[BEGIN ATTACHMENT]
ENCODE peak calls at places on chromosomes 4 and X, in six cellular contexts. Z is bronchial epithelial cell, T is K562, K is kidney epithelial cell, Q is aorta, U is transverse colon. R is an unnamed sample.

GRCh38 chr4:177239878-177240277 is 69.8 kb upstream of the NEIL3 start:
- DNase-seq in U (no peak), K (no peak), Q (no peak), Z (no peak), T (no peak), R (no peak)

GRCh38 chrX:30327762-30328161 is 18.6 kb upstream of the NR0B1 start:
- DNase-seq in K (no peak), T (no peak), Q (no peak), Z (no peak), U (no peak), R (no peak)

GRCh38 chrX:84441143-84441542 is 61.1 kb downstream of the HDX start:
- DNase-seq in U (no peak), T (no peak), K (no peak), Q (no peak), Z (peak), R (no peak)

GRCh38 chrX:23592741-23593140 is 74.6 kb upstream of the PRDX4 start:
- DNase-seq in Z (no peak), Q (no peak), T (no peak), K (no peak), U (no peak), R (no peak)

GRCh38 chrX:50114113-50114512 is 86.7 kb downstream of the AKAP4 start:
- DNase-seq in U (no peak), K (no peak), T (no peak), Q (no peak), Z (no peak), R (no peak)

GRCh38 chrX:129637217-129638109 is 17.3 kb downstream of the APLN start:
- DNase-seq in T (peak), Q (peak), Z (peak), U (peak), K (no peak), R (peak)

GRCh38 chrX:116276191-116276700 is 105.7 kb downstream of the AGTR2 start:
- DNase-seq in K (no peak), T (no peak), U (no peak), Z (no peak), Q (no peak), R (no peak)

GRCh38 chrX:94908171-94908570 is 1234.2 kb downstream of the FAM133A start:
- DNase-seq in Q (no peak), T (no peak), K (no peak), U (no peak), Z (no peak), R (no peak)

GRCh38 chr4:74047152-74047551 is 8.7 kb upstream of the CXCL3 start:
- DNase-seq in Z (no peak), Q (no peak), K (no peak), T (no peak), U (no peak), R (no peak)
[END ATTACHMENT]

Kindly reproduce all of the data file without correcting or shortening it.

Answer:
ENCODE peak calls at places on chromosomes 4 and X, in six cellular contexts. Z is bronchial epithelial cell, T is K562, K is kidney epithelial cell, Q is aorta, U is transverse colon. R is an unnamed sample.

GRCh38 chr4:177239878-177240277 is 69.8 kb upstream of the NEIL3 start:
- DNase-seq in U (no peak), K (no peak), Q (no peak), Z (no peak), T (no peak), R (no peak)

GRCh38 chrX:30327762-30328161 is 18.6 kb upstream of the NR0B1 start:
- DNase-seq in K (no peak), T (no peak), Q (no peak), Z (no peak), U (no peak), R (no peak)

GRCh38 chrX:84441143-84441542 is 61.1 kb downstream of the HDX start:
- DNase-seq in U (no peak), T (no peak), K (no peak), Q (no peak), Z (peak), R (no peak)

GRCh38 chrX:23592741-23593140 is 74.6 kb upstream of the PRDX4 start:
- DNase-seq in Z (no peak), Q (no peak), T (no peak), K (no peak), U (no peak), R (no peak)

GRCh38 chrX:50114113-50114512 is 86.7 kb downstream of the AKAP4 start:
- DNase-seq in U (no peak), K (no peak), T (no peak), Q (no peak), Z (no peak), R (no peak)

GRCh38 chrX:129637217-129638109 is 17.3 kb downstream of the APLN start:
- DNase-seq in T (peak), Q (peak), Z (peak), U (peak), K (no peak), R (peak)

GRCh38 chrX:116276191-116276700 is 105.7 kb downstream of the AGTR2 start:
- DNase-seq in K (no peak), T (no peak), U (no peak), Z (no peak), Q (no peak), R (no peak)

GRCh38 chrX:94908171-94908570 is 1234.2 kb downstream of the FAM133A start:
- DNase-seq in Q (no peak), T (no peak), K (no peak), U (no peak), Z (no peak), R (no peak)

GRCh38 chr4:74047152-74047551 is 8.7 kb upstream of the CXCL3 start:
- DNase-seq in Z (no peak), Q (no peak), K (no peak), T (no peak), U (no peak), R (no peak)